Posted May 10, 2012

Maker of Concentration, Pain, Immune and Cholesterol Supplement and More Warned For Drug Claims

On April 24, 2013, the FDA issued a warning letter to EuroPharma Co., Inc., following a review of the company’s website which found statements made about Calm Kids, CholestCaps, CuraMed 375 mg, CuraMed 750 mg, Curamin, Mental Advantage, Tri-Iodine, and Viragen to be drug claims. On April 24, 2013, the FDA issued a warning letter to EuroPharma Co., Inc., following a review of the company’s website which found statements made about Calm Kids, CholestCaps, CuraMed 375 mg, CuraMed 750 mg, Curamin, Mental Advantage, Tri-Iodine, and Viragen to be drug claims. These products were also found to be misbranded.

Calm Kids contains vitamin B6, DHA oil, DMAE bitartrate, Phosphatidylserine, Rhodiola rosea root extract, grape seed extract, L-tyrosine, N-acetyl-L-cysteine and L-taurine. It was promoted for mental focus and emotional wellbeing in children on the website, which linked to an article titled, “Help Children with Attention Deficit-Hyperactivity Disorder (ADD OR ADHD).”

(See ConsumerLab.com’s Reviews of B Vitamin Supplements and Fish Oil and Omega-3 Fatty Acid Supplements for tests of related products.)

CholestCaps contains gooseberry fruit extract and was promoted for the treatment of cholesterol on the website, which linked to an article which stated, “Indian Gooseberry… manages cholesterol properly minus the side effect of drugs.”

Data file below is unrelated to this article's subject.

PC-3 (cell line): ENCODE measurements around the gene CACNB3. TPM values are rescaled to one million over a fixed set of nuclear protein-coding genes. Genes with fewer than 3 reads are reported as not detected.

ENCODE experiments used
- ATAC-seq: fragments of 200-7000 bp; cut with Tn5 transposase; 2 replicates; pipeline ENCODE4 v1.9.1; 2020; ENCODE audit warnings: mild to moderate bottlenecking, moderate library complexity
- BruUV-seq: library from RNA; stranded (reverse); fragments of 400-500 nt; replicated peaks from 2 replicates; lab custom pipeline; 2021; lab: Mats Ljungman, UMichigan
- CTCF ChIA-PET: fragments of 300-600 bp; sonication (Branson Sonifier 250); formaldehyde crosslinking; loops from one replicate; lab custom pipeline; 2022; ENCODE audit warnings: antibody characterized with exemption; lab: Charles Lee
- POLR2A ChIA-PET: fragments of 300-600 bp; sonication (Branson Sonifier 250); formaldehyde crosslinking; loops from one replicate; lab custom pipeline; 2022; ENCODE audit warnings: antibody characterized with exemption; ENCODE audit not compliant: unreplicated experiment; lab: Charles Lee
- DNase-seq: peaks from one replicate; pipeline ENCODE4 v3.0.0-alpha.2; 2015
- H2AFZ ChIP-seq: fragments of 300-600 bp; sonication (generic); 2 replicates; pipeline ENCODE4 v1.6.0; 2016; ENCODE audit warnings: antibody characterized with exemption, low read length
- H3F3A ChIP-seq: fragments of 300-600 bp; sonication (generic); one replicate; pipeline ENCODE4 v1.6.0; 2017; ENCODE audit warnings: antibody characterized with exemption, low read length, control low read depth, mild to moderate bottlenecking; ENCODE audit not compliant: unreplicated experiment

(See ConsumerLab.com’s Review of Cholesterol-Lowering Supplements for tests of related products.)

CuraMed 375 mg and CuraMed 750 mg contain curcumin. They were promoted for pain and inflammation on the website, which linked to an article titled, “PAIN and INFLAMMATION The Healing Power of Curcumin.”

Curamin contains DLPA (DL-phenylalanine), boswellia, gum resin extract, curcumin, and nattokinase. It was promoted for pain relief with statements such as, ”developed using four high-powered ingredients, each of which has pain-relieving properties.”

(See ConsumerLab.com’s Review of Turmeric and Curcumin Supplements for tests of related products.)

Mental Advantage contains vitamin D3, sage oil and rosemary oil. It was promoted for mental focus and concentration on the website, which linked to an article that described sage and rosemary oil as “… similar to how the prescription drug [acetylcholinesterase inhibitors used to treat Alzheimer’s disease] works, but without the serious adverse effects.”

(See ConsumerLab.com’s Review of Vitamin D Supplements and Memory Enhancement Supplements for test of related products.)

Tri-Iodine contains potassium iodide, sodium iodide, and molecular iodine. It was promoted for thyroid disease on the website, which linked to an article that made statements such as “The following conditions are routinely treated with iodine [. . .] with effective results [. . .] breast disease, diabetes [. . .] ovarian cysts, migraine headaches, fibrocystic breasts, thyroid disorders and vaginal infections.”

(See ConsumerLab.com’s Review of Potassium Iodide Supplements for tests of related products.)